Primary Total Elbow Replacement for Treatment of Complex Distal Humerus Fracture: Outcomes of Short-term Follow-up

Article information

Clin Shoulder Elbow. 2020;23(1):20-26
Publication date (electronic) : 2020 March 1
doi : https://doi.org/10.5397/cise.2020.00045
Department of Orthopedic Surgery, Dongsan Medical Center, Keimyung University School of Medicine, Daegu, Korea
Correspondence to: Chul-Hyun Cho Department of Orthopedic Surgery, Dongsan Medical Center, Keimyung University School of Medicine, 56 Dalseong-ro, Jung-gu, Daegu 41931, Korea Tel: +82-53-258-4772, Fax: +82-53-258-4773, E-mail: oscho5362@dsmc.or.kr
Received 2020 January 29; Accepted 2020 February 10.

Abstract

Background

High complication rate after open reduction and internal fixation can lead to use of primary total elbow replacement (TER) in treatment of complex distal humerus fractures in elderly patients. The purpose of this study was to investigate the short-term outcomes and complications after primary TER in patients with complex distal humerus fracture.

Methods

Nine patients with acute complex distal humerus fracture were treated by primary TER using the semiconstrained Coonrad-Morrey prosthesis. The mean age of patients was 72.7 years (range, 63–85 years). Clinical and radiographic outcomes were evaluated over a mean follow-up of 29.0 months (range, 12–65 months) using visual analog scale (VAS) score for pain; Mayo elbow performance score (MEPS); Quick Disabilities of the Arm, Shoulder, and Hand (Quick-DASH) score; and serial plain radiographs. Complications were also evaluated.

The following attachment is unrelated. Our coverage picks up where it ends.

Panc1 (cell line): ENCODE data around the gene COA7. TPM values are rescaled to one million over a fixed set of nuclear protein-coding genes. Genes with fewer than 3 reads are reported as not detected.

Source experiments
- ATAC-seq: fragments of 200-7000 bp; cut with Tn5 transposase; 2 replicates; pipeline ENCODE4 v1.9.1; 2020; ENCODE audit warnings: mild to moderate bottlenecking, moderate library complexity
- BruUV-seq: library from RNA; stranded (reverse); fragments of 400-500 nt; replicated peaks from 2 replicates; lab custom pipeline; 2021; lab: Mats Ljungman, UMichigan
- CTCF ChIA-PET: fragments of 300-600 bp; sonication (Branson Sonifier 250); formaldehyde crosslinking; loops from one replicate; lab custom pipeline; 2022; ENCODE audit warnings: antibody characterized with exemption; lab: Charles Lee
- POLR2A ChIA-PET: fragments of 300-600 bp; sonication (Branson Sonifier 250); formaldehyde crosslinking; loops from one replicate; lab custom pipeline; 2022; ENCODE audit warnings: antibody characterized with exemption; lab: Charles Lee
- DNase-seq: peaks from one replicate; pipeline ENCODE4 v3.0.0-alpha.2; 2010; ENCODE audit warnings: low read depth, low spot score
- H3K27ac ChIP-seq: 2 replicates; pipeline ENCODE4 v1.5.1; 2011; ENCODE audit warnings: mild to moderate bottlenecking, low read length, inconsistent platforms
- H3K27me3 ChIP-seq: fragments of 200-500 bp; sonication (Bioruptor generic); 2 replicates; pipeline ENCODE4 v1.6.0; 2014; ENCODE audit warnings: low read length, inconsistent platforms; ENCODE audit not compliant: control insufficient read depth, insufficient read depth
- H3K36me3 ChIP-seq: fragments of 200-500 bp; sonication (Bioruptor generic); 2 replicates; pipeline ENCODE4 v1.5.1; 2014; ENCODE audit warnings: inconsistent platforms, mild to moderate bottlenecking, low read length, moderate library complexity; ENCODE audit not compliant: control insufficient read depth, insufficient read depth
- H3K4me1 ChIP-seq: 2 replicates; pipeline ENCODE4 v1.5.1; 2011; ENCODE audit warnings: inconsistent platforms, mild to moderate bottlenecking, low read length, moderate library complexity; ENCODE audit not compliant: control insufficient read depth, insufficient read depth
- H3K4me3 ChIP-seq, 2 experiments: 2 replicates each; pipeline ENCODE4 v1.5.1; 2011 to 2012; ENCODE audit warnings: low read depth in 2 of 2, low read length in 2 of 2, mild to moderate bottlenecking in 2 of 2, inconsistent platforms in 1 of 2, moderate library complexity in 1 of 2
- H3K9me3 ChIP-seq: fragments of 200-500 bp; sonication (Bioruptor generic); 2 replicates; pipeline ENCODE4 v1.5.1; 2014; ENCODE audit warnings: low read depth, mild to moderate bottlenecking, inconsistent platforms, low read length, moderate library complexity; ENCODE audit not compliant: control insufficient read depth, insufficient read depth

Results

At the final follow-up, mean VAS, MEPS, and Quick-DASH scores were 1.2, 80.5, and 20, respectively. The mean range of motion was 127.7º of flexion, 13.8º of extension, 73.3º of pronation, and 74.4º of supination. There was no evidence of bushing wear or high-grade implant loosening on serial plain radiographs. Three complications (33.3%) comprising two periprosthetic fractures and one ulnar neuropathy were observed.

Conclusions

Primary TER for treatment of complex distal humerus fractures in elderly patients yielded satisfactory short-term outcomes. However, surgeons should consider the high complication rate after primary TER.

INTRODUCTION